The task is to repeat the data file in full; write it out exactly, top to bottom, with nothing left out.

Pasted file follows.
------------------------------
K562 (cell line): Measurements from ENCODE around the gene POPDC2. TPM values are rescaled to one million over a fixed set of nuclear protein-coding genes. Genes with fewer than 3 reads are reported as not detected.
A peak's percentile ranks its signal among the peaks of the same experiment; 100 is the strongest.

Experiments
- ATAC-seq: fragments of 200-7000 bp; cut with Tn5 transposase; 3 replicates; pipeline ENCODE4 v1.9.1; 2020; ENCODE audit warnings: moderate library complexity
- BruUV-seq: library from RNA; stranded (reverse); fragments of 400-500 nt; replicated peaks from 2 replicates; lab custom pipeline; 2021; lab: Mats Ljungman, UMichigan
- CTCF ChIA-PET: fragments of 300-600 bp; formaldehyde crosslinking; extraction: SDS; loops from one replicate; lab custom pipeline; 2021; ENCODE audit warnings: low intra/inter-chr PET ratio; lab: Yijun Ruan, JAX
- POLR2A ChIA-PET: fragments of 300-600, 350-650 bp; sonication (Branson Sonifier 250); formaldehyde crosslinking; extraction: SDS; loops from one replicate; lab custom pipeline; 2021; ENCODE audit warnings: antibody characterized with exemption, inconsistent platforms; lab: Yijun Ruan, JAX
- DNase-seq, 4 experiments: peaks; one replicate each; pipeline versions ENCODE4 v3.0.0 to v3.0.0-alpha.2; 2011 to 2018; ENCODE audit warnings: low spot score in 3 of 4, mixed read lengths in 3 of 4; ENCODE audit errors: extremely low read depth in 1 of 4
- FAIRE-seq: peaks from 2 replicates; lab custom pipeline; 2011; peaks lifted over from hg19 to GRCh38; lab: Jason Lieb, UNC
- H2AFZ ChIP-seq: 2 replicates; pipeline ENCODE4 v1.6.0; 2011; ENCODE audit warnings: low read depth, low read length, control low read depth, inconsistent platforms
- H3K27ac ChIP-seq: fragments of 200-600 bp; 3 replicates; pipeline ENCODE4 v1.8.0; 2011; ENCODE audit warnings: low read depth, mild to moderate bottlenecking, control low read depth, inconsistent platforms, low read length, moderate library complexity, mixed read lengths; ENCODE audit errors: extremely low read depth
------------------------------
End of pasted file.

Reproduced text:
K562 (cell line): Measurements from ENCODE around the gene POPDC2. TPM values are rescaled to one million over a fixed set of nuclear protein-coding genes. Genes with fewer than 3 reads are reported as not detected.
A peak's percentile ranks its signal among the peaks of the same experiment; 100 is the strongest.

Experiments
- ATAC-seq: fragments of 200-7000 bp; cut with Tn5 transposase; 3 replicates; pipeline ENCODE4 v1.9.1; 2020; ENCODE audit warnings: moderate library complexity
- BruUV-seq: library from RNA; stranded (reverse); fragments of 400-500 nt; replicated peaks from 2 replicates; lab custom pipeline; 2021; lab: Mats Ljungman, UMichigan
- CTCF ChIA-PET: fragments of 300-600 bp; formaldehyde crosslinking; extraction: SDS; loops from one replicate; lab custom pipeline; 2021; ENCODE audit warnings: low intra/inter-chr PET ratio; lab: Yijun Ruan, JAX
- POLR2A ChIA-PET: fragments of 300-600, 350-650 bp; sonication (Branson Sonifier 250); formaldehyde crosslinking; extraction: SDS; loops from one replicate; lab custom pipeline; 2021; ENCODE audit warnings: antibody characterized with exemption, inconsistent platforms; lab: Yijun Ruan, JAX
- DNase-seq, 4 experiments: peaks; one replicate each; pipeline versions ENCODE4 v3.0.0 to v3.0.0-alpha.2; 2011 to 2018; ENCODE audit warnings: low spot score in 3 of 4, mixed read lengths in 3 of 4; ENCODE audit errors: extremely low read depth in 1 of 4
- FAIRE-seq: peaks from 2 replicates; lab custom pipeline; 2011; peaks lifted over from hg19 to GRCh38; lab: Jason Lieb, UNC
- H2AFZ ChIP-seq: 2 replicates; pipeline ENCODE4 v1.6.0; 2011; ENCODE audit warnings: low read depth, low read length, control low read depth, inconsistent platforms
- H3K27ac ChIP-seq: fragments of 200-600 bp; 3 replicates; pipeline ENCODE4 v1.8.0; 2011; ENCODE audit warnings: low read depth, mild to moderate bottlenecking, control low read depth, inconsistent platforms, low read length, moderate library complexity, mixed read lengths; ENCODE audit errors: extremely low read depth